High Metal Prices Could Disrupt Automakers’ EV Plans

Expert says future electric cars could need smaller batteries and range extenders.

Charles Murray

August 8, 2018

4 Min Read
High Metal Prices Could Disrupt Automakers’ EV Plans

If raw material prices continue to rise, automakers may have to change their long-term battery strategies for electric cars, an expert will tell attendees at the upcoming Battery Show.

Asad Farid of Berenberg Bank contends that recent price hikes in lithium, nickel, and cobalt could keep automakers from hitting their battery cost goals in the next five years, despite huge economies of scale. “Right now, the industry doesn’t have a complete realization of what metal prices will do to battery costs,” Farid, an associate director of the 428-year-old German bank, told Design News. “They’re just starting to understand the risks.”

Asad Farid of Berenberg Bank says that the high cost of lithium, nickel, and cobalt could force automakers to disrupt their long-term battery strategies. (Image source: Berenberg Bank )

In a session titled, Can the Commodity Price Bubble Disrupt the Ongoing Lithium-Ion Battery Cost Reduction?, Farid will tell attendees that automakers may need to set their sights lower in terms of battery size. Instead of employing big 60-kWh and 80-kWh batteries, future BEVs may need to use 30-kWh batteries that offer 120 to 130 miles of range. In some cases, they may also need to augment those smaller batteries with internal combustion engines to extend driving range.

Farid specializes in the study of disruptive technologies and batteries in particular. His analysis shows that a continuing increase in raw material prices would neutralize a 4X increase in manufacturing scale over the next five years, he told us, leaving EV battery pack costs roughly where they are today. Last year, he said, the price of cobalt rose 130%, lithium climbed by 50%, and nickel was up 28%. Even if material prices stop rising and stay where they are, however, he still doesn’t expect battery costs to dip below $150/kWh.

That would create a problem for automakers, Farid said. By his estimate, the economic break-even point that enables an electric powertrain to compete with a gasoline-burning drivetrain is approximately $100/kWh for smaller batteries (30 kWh, 120 miles of driving range) and $60/kWh for larger batteries (60 kWh, 220 miles of driving range).

“Although a battery cost of $150/kWh is a big improvement from where we are now, we would still be quite far away from the break-even point,” he said. The result, Farid believes, is a potential slowdown in the adoption of pure electric vehicles—especially if government subsidies disappear. “In a scenario where battery pack costs bottom out at $150/kWh and no subsidies are available, the automotive OEM would only make money with a smaller battery pack in their electric car,” he added.

That’s a scenario that’s only beginning to dawn on automakers. Up to now, battery pack costs have declined steadily for more than a decade, going from more than $1,000/kWh in 2008 to about $210/kWh today. As a result, many automakers and suppliers have faith that the reductions will continue unabated, enabling the costs to drop below the $100/kWh mark. But that may not be the case, Farid said. “The general expectation is that battery costs will follow a pattern similar to that of solar cells and semiconductors—with increasing productivity, the costs will keep going down,” he told us. “Unfortunately, lithium-ion batteries are a lot more complex than that. They use a lot of expensive materials.”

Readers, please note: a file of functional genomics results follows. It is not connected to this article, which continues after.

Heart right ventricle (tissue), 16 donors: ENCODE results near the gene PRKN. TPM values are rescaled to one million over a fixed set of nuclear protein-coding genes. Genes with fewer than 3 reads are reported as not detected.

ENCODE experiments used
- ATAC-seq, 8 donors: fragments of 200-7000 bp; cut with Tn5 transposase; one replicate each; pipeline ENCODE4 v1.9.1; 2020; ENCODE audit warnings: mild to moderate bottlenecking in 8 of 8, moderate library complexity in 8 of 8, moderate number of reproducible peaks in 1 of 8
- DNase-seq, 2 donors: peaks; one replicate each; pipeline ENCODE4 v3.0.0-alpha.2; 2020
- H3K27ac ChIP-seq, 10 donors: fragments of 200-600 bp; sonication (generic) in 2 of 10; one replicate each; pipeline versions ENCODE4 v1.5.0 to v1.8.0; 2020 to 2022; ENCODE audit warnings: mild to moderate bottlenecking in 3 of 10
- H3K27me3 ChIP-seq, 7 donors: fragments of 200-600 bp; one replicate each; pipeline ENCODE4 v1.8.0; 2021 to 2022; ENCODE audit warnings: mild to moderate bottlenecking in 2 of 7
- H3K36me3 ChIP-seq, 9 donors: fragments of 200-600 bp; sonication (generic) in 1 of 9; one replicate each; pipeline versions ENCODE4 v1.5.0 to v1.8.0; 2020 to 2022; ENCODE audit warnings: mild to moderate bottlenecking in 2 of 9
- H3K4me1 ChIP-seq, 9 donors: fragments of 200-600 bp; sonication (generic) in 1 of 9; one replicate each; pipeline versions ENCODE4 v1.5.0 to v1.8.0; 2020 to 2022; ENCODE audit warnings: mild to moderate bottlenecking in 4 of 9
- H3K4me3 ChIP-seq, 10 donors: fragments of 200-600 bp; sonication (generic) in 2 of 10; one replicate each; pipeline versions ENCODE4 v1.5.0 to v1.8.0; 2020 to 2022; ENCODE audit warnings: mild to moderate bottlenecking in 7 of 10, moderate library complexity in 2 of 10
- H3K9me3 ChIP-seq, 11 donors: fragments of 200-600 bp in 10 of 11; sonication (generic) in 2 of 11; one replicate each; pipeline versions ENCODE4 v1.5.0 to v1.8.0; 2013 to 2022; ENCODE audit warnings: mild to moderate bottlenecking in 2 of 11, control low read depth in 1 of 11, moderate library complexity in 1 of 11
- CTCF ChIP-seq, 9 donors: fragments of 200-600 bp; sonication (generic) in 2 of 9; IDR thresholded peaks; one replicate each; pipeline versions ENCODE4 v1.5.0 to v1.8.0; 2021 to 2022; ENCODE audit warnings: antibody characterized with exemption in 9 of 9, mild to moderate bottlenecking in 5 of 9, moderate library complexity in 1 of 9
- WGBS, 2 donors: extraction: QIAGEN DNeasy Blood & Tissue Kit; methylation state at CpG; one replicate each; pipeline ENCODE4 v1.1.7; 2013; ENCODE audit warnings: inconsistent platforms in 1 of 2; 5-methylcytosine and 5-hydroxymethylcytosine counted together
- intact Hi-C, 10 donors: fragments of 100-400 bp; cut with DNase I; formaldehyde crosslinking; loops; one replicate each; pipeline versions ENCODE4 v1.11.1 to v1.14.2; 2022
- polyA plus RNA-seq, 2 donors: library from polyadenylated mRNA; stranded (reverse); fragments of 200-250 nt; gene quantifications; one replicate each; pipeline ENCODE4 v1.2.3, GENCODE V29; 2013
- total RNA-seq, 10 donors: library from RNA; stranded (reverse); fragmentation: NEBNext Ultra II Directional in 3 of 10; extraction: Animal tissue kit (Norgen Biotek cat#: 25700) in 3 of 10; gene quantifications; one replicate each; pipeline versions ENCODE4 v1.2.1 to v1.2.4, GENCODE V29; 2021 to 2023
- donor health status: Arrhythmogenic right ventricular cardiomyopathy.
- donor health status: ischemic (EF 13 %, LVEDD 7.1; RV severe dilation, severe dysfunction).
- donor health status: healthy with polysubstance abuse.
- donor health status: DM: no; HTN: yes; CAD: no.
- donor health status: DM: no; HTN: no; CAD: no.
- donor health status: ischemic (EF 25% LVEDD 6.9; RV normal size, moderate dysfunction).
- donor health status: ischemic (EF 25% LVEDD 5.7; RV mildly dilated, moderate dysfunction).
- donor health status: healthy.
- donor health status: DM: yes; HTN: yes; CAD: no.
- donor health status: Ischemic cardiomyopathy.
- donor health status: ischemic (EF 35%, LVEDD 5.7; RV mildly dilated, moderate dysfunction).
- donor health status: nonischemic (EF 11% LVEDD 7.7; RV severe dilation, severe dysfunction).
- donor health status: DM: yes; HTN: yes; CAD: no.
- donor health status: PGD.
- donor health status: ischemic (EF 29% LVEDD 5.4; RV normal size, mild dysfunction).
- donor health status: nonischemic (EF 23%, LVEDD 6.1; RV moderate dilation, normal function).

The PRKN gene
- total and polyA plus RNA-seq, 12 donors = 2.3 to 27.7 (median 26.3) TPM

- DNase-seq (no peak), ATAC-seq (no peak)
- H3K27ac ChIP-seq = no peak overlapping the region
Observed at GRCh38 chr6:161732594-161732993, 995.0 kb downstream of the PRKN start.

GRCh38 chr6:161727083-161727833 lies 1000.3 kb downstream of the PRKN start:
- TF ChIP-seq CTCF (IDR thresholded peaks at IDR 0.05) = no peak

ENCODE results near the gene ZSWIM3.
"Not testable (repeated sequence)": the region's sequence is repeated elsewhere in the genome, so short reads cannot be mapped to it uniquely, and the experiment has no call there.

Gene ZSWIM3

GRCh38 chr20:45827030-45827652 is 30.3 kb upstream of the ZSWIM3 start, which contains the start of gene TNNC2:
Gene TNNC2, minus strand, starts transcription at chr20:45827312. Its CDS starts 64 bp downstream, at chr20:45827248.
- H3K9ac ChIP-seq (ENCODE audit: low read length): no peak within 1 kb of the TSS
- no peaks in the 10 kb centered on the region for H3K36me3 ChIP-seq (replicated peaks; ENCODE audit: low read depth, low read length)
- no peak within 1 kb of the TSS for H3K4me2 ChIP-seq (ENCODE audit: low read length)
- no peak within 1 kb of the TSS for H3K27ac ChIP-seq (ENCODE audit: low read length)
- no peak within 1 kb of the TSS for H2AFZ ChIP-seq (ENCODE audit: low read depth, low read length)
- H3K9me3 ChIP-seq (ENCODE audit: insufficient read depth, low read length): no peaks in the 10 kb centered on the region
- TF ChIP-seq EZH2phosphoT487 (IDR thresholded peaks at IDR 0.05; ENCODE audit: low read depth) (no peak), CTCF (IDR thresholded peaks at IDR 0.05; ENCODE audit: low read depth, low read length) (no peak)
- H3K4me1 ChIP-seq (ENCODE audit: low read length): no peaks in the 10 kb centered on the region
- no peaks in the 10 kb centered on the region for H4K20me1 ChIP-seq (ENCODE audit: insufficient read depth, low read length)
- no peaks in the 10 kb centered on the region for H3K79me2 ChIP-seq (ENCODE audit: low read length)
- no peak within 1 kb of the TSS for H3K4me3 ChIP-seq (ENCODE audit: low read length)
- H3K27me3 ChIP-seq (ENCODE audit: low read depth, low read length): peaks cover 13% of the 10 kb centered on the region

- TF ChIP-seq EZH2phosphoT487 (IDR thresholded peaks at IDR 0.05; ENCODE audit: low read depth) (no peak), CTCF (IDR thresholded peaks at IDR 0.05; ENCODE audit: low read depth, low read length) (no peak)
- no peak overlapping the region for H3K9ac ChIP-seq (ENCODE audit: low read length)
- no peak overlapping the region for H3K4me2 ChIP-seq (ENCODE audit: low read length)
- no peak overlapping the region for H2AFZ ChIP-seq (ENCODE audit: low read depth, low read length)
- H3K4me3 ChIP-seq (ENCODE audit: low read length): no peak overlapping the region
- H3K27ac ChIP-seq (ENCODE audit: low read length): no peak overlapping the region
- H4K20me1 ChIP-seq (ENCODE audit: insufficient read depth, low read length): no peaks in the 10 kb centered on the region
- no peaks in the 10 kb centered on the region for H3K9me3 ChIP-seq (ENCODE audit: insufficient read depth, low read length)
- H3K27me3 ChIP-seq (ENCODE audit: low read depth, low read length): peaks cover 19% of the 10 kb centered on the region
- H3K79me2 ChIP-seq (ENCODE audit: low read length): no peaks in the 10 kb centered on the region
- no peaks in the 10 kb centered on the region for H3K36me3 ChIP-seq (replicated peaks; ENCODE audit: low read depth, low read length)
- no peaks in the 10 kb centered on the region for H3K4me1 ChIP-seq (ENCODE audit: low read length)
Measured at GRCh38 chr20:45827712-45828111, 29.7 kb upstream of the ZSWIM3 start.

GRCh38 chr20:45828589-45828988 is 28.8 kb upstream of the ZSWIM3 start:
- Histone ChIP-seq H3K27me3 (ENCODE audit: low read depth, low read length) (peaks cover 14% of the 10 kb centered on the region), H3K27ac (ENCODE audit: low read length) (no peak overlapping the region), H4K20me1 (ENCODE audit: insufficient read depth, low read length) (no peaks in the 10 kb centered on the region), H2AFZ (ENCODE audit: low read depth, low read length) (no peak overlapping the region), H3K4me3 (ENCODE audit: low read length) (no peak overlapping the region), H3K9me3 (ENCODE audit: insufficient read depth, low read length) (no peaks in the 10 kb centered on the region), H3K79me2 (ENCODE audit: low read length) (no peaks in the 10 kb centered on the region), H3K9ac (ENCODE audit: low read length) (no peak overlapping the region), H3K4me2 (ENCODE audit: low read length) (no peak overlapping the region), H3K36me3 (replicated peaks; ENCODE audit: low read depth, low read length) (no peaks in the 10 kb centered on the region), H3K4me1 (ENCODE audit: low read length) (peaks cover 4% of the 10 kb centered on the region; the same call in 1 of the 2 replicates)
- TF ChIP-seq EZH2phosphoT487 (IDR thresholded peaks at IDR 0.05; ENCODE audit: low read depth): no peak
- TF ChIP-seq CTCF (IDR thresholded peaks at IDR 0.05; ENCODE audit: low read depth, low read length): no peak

Farid argues that the commodity price hike in material costs over the past two years is already impacting battery costs. Cathode costs have bottomed out, he said, because lithium-ion cathodes use lithium, nickel, and cobalt.

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Automakers are watching the raw material costs carefully, but some are still relying on a cost model that may not apply. Larger scale, he said, may drive down the cost of battery management and cooling systems, but it won’t necessarily work for electrodes and electrolytes. “They talk about Moore’s Law in this sector, where an increase in scale will bring your costs down,” he said. “That’s been the mainstream thinking. But there is no Moore’s Law for batteries.”

Automakers like Volkswagen, GM, and Ford, who have announced forthcoming BEVs, still have time to make changes. “They may have to adjust their long-term strategies,” Farid said. “Those strategies are not set in stone.”

Senior technical editor Chuck Murray has been writing about technology for 34 years. He joined Design News in 1987, and has covered electronics, automation, fluid power, and auto.

About the Author(s)

Charles Murray

Charles Murray is a former Design News editor and author of the book, Long Hard Road: The Lithium-Ion Battery and the Electric Car, published by Purdue University Press. He previously served as a DN editor from 1987 to 2000, then returned to the magazine as a senior editor in 2005. A former editor with Semiconductor International and later with EE Times, he has followed the auto industry’s adoption of electric vehicle technology since 1988 and has written extensively about embedded processing and medical electronics. He was a winner of the Jesse H. Neal Award for his story, “The Making of a Medical Miracle,” about implantable defibrillators. He is also the author of the book, The Supermen: The Story of Seymour Cray and the Technical Wizards Behind the Supercomputer, published by John Wiley & Sons in 1997. Murray’s electronics coverage has frequently appeared in the Chicago Tribune and in Popular Science. He holds a BS in engineering from the University of Illinois at Chicago.

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